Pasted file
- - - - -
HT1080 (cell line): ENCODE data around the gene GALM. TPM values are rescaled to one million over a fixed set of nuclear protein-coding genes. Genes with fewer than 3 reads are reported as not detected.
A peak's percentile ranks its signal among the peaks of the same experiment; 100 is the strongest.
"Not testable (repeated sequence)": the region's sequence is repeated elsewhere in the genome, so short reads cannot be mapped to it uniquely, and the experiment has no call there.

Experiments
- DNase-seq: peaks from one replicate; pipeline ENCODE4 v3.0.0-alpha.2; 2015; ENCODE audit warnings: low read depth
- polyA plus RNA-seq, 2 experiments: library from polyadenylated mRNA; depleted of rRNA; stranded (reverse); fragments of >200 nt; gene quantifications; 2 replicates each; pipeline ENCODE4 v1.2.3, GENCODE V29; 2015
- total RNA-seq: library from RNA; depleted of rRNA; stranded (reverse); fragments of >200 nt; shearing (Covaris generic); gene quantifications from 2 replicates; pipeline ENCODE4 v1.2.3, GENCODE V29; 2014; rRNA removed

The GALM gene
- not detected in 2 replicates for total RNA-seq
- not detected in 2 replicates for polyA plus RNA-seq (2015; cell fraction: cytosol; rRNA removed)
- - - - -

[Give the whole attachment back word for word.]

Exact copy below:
HT1080 (cell line): ENCODE data around the gene GALM. TPM values are rescaled to one million over a fixed set of nuclear protein-coding genes. Genes with fewer than 3 reads are reported as not detected.
A peak's percentile ranks its signal among the peaks of the same experiment; 100 is the strongest.
"Not testable (repeated sequence)": the region's sequence is repeated elsewhere in the genome, so short reads cannot be mapped to it uniquely, and the experiment has no call there.

Experiments
- DNase-seq: peaks from one replicate; pipeline ENCODE4 v3.0.0-alpha.2; 2015; ENCODE audit warnings: low read depth
- polyA plus RNA-seq, 2 experiments: library from polyadenylated mRNA; depleted of rRNA; stranded (reverse); fragments of >200 nt; gene quantifications; 2 replicates each; pipeline ENCODE4 v1.2.3, GENCODE V29; 2015
- total RNA-seq: library from RNA; depleted of rRNA; stranded (reverse); fragments of >200 nt; shearing (Covaris generic); gene quantifications from 2 replicates; pipeline ENCODE4 v1.2.3, GENCODE V29; 2014; rRNA removed

The GALM gene
- not detected in 2 replicates for total RNA-seq
- not detected in 2 replicates for polyA plus RNA-seq (2015; cell fraction: cytosol; rRNA removed)